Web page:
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Friday, 4 May 2012

Update on the Scientists' Re-Wilding

On 18th April, CCF released a coalition of four male cheetahs into a soft release camp for them to enhance survival behaviour before being released into the wild


Day 2 of the Scientist’s re-wilding: 19 April 2012

The four males were found quite close to their release site.  As the sun came through the densely covered bushes, the cheetahs began to move.  At one resting spot, an oblivious female duiker came within 20 m of the coalition.  One by one, they became alert of the animal as the duiker drew nearer.  Suddenly, Fossey sprinted towards the female in a quick 80 m chase, although unfortunately the hunt was unsuccessful.  Later on, the males made a large circle around the release sight, where Fossey and Mendel were seen marking large-trunked Boscia trees, scratching their bases.  All four males were then seen hunting an unknown prey species (possibly warthog).  Afterwards they came to the water hole, where Fossey and Mendel started to drink.  It was a relief that we did not have to worry about them finding water anymore.  In the evening, we followed them westerly towards the tumbling sun: an overly successful second day.


Day 3: 20 April 2012

Within minutes of an early start to the morning, three of the four males had Rachel and I running through the bush after them. A hunt led by Mendel, Livingstone and Darwin led us to an amazing sight:  Livingstone’s body was pressed tightly between the horns of a massive adult oryx; Darwin was forcefully biting the throat in a proper strangulation hold; Mendel, tripping the back legs of the oryx, constantly biting its hindquarters.  The coalition was successfully hunting in cooperation on their third day!  Eventually the oryx thrashed the males off one at a time.  After 40 minutes of resting, the oryx remained laying in shock.  Suddenly the missing Fossey miraculously appeared, silently trotting out of the bush headed directly towards the weakened oryx.  His hunt attempt was not the best, as the prey instantly stood up and scared Fossey off.  Finally all the cheetahs retreated and the oryx ran away virtually unharmed.  The rest of the day the males rested, as it seemed the hunt aspirated all their energy.  The two smallest males (Livingstone and Darwin) seemed to be showing the most promising behaviours when it comes to hunting thus far.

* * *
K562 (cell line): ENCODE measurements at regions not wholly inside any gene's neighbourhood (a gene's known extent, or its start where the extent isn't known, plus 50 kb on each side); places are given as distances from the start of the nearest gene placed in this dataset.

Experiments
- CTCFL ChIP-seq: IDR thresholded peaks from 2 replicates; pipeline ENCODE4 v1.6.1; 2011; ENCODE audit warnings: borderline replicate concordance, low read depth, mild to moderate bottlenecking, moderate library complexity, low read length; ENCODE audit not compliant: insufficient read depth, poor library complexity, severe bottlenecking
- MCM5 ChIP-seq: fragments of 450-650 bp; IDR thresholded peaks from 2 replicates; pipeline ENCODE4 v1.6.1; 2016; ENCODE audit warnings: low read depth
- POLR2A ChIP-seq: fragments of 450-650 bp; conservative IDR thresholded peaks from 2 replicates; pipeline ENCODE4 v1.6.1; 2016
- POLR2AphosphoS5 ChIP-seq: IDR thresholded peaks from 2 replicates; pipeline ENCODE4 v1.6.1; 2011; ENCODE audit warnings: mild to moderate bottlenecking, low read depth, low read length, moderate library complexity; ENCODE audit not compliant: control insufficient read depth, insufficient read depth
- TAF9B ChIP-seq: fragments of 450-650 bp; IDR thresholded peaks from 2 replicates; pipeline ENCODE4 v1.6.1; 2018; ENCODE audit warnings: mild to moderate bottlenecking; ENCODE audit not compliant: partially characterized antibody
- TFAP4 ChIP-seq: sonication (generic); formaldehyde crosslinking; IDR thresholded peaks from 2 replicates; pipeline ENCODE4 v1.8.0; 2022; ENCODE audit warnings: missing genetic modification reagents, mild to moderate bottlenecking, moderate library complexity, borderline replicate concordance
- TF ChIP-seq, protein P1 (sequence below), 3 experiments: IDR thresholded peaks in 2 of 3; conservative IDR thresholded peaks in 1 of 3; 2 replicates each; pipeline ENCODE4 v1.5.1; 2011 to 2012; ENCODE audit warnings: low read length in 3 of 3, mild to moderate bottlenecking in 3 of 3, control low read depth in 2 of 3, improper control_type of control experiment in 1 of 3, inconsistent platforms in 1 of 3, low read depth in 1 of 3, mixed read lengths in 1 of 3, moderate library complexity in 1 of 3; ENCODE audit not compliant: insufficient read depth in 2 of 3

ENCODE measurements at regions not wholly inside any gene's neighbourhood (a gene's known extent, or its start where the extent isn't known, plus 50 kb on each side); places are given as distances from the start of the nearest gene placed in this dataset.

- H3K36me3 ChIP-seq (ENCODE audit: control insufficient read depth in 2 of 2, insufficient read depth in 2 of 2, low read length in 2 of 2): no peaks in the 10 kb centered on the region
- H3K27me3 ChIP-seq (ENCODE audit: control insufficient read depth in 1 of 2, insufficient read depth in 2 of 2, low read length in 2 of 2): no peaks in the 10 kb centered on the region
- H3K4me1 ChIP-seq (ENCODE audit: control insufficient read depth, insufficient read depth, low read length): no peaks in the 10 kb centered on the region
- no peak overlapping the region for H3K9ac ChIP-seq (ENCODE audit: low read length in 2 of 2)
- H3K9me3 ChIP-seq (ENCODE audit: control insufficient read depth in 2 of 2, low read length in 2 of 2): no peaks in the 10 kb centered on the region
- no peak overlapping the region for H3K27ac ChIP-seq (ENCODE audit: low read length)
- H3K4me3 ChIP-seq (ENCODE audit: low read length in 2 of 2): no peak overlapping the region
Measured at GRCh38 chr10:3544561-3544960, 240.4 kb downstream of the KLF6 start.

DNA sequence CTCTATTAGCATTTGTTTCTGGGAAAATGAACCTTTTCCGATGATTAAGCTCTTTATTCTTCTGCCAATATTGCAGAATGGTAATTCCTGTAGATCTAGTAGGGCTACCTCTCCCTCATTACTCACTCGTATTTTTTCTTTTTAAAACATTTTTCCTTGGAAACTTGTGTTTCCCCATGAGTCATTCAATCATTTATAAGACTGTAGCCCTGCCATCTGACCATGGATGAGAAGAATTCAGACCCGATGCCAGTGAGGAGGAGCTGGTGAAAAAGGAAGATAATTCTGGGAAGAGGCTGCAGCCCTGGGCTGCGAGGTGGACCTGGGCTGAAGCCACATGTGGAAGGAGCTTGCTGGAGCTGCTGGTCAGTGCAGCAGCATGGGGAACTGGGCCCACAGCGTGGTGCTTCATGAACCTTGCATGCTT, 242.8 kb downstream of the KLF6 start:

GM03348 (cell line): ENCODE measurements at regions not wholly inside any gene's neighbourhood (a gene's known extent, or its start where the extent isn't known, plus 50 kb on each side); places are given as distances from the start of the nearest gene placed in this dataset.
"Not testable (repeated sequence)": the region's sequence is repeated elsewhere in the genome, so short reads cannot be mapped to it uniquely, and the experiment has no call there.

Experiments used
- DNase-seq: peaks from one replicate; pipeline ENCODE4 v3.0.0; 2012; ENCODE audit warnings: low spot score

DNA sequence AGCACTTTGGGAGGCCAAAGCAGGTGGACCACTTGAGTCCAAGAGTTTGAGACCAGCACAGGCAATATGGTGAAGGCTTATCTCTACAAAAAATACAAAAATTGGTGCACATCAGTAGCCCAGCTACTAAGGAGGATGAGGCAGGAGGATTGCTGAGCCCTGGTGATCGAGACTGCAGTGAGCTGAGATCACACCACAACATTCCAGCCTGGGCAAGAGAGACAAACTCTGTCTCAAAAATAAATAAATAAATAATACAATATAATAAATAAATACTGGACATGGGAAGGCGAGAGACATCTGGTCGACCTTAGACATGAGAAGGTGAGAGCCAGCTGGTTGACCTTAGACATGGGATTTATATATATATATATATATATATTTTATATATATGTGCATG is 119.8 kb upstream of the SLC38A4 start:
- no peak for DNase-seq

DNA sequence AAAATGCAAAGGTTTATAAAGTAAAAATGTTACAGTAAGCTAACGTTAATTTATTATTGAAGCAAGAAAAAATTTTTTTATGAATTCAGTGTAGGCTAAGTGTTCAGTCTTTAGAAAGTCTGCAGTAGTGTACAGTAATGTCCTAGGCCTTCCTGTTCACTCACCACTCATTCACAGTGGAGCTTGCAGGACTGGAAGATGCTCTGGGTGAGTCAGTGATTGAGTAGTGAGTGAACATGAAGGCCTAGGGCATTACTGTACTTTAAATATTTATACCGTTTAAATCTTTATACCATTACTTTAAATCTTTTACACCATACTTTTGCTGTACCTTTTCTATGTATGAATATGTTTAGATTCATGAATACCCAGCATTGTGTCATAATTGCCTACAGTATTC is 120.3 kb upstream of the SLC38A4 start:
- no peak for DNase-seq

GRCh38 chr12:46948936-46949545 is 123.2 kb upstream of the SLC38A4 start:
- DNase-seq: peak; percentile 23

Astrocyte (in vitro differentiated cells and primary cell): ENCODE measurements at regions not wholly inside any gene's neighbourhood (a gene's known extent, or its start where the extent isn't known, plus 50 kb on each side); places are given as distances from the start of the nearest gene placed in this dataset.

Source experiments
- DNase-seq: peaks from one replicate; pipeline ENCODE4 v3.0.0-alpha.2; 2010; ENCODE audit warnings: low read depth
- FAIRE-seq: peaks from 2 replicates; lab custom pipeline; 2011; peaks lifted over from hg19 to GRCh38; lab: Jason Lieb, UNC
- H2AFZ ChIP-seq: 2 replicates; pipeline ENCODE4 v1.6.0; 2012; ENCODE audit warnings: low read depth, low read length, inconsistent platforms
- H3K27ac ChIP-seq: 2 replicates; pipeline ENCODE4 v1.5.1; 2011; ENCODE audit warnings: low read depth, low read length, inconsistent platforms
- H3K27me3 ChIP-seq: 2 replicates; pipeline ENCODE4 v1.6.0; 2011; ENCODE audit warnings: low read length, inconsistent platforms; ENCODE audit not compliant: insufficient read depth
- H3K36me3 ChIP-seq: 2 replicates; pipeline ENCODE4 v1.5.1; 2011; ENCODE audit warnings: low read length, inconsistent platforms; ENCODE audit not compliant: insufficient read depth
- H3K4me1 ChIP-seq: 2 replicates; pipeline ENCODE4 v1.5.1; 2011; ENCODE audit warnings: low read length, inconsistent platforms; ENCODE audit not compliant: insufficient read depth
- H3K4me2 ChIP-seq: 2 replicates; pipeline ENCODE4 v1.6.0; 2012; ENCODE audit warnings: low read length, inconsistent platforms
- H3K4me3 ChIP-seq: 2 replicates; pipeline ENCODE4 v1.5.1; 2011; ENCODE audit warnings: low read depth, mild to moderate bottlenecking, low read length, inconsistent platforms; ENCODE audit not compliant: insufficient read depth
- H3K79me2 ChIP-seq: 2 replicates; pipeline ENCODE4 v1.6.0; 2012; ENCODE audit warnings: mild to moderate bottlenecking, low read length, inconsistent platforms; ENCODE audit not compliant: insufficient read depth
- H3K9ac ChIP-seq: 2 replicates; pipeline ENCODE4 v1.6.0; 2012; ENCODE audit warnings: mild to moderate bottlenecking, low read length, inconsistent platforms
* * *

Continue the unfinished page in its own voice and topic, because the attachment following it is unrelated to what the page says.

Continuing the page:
Day 4 & 5: 21 & 22 April 2012

Within seconds of finding the coalition, Rachel and I observed the foursome eating away at an adult zebra carcass.  Spots consuming stripes, the cheetahs ate away at the hindquarters of their massive kill.  Upon further inspection of the zebra, we noticed that there was no sign of a proper neck bite, and later in the day, Dr Laurie Marker paid us a visit and noticed that the zebra’s back left leg was severely injured.  These males may have stumbled upon a freshly dead, or slowly dying zebra and instantly began to feast.  In the late afternoon a large grouping of giraffes inquisitively watched as the males gorged themselves.  The giraffes slowly approached the spectacle and inched closer and closer.  The cheetahs were vigilant of these towering mammals, but never strayed from their meal.


Throughout the following day and night the coalition was observed constantly eating the zebra.  They ate rather peacefully, but an occasional growl and cheek-bite would occur.  One of the males popped the bloated stomach of the carcass, which made a deflating balloon-like sound scaring all of them running.  Confused by the loud sound, they gradually made their way back. Deflating the gaseous stomach allowed for easier access to open new areas, as the skin was not as tightly pressed anymore.  Darwin and Livingstone were also observed covering the carcass with dead grasses as soon as the stomach popped, masking the emerging putrid odor. 


Day 6: 23 April 2012

The coalition was on the move throughout the day, with Fossey, as usual, leading the way.  They were marking unchartered territories by spraying and scratching trunks of Boscia trees.  They came across warthogs on a road but made no attempt to hunt.  By the afternoon monitoring session, Rachel and I found the boys nearly four kilometers from their previously observed spot this morning.  They continued to the night following the road, uncovering the unfamiliar corners of Bellebenno game camp.  Of all the releases I have done, these males have chartered the longest distances in their first week.  With great amounts of skepticism concerning their first meal/kill, we are hoping that they will be able to make another one in the following days.



Day 7: 24 April 2012

This was a day filled with walking, marking and hunting!  The Scientists were on the move again, walking virtually a half of Bellebenno’s 4,000 has in one day!  It was not until the afternoon when a proper hunt took place.  The males emerged from a mid-day’s rest and began walking down the road to our captive females’ pens.  Suddenly, all four cheetahs ran, and soon the death cries of an oryx were heard.  Rachel and I sprinted upon a sight where Fossey was attempting to take down a sub-adult male oryx.  Darwin was biting and successfully opening the thrashing antelope and Livingstone guarded the potential prey victim from us.  After nearly five minutes of struggling to get a proper neck-bite on the oryx, Fossey gave up.  In stepped Darwin (one of the smallest males), who took down the oryx and followed with a proper strangulation hold killing the oryx quickly.  It was a conquering feat in the re-wilding of these males, proving their ability and strength in hunting; they spent the rest of the day and evening indulging on their well deserved, first kill.


Stay tuned for the next installment of the re-wilding project soon!


All the best,

Ryan Sucaet

Head of Cheetah Reintroductions


1 comment:

  1. Anonymous10:17 am

    Thank you Ryan, greetings from Italy,